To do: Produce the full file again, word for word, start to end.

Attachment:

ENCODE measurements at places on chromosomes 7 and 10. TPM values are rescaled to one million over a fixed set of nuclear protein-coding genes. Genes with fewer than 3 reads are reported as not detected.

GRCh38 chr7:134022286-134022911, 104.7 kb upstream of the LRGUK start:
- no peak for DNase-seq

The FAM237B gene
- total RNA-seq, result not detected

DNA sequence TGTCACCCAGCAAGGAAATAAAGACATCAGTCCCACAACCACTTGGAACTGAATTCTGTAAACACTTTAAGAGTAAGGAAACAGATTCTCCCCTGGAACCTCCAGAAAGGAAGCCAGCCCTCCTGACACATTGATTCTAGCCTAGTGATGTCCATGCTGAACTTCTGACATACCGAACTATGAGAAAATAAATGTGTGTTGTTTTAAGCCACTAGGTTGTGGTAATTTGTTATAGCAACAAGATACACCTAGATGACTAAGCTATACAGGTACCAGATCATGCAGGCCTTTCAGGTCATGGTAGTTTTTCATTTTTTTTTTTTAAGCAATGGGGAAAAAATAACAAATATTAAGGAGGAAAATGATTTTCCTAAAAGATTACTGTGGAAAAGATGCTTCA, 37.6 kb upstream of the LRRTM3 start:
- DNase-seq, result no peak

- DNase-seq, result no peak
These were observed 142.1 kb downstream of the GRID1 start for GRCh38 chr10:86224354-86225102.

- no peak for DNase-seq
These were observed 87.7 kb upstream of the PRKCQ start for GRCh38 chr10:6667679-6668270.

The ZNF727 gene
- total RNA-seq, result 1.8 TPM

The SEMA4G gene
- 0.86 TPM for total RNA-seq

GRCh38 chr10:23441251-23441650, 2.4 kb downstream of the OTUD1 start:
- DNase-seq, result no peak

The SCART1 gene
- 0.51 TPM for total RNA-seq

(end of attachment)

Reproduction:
ENCODE measurements at places on chromosomes 7 and 10. TPM values are rescaled to one million over a fixed set of nuclear protein-coding genes. Genes with fewer than 3 reads are reported as not detected.

GRCh38 chr7:134022286-134022911, 104.7 kb upstream of the LRGUK start:
- no peak for DNase-seq

The FAM237B gene
- total RNA-seq, result not detected

DNA sequence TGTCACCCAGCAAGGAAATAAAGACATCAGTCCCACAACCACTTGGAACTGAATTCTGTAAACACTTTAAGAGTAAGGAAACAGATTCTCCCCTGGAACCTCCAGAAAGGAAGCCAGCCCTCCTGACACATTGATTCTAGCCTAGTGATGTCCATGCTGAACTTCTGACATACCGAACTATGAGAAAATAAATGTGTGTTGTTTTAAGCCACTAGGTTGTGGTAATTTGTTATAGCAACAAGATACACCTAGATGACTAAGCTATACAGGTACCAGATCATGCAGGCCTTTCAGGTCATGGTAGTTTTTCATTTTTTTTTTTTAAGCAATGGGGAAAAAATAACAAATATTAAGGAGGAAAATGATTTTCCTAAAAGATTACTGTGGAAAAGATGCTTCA, 37.6 kb upstream of the LRRTM3 start:
- DNase-seq, result no peak

- DNase-seq, result no peak
These were observed 142.1 kb downstream of the GRID1 start for GRCh38 chr10:86224354-86225102.

- no peak for DNase-seq
These were observed 87.7 kb upstream of the PRKCQ start for GRCh38 chr10:6667679-6668270.

The ZNF727 gene
- total RNA-seq, result 1.8 TPM

The SEMA4G gene
- 0.86 TPM for total RNA-seq

GRCh38 chr10:23441251-23441650, 2.4 kb downstream of the OTUD1 start:
- DNase-seq, result no peak

The SCART1 gene
- 0.51 TPM for total RNA-seq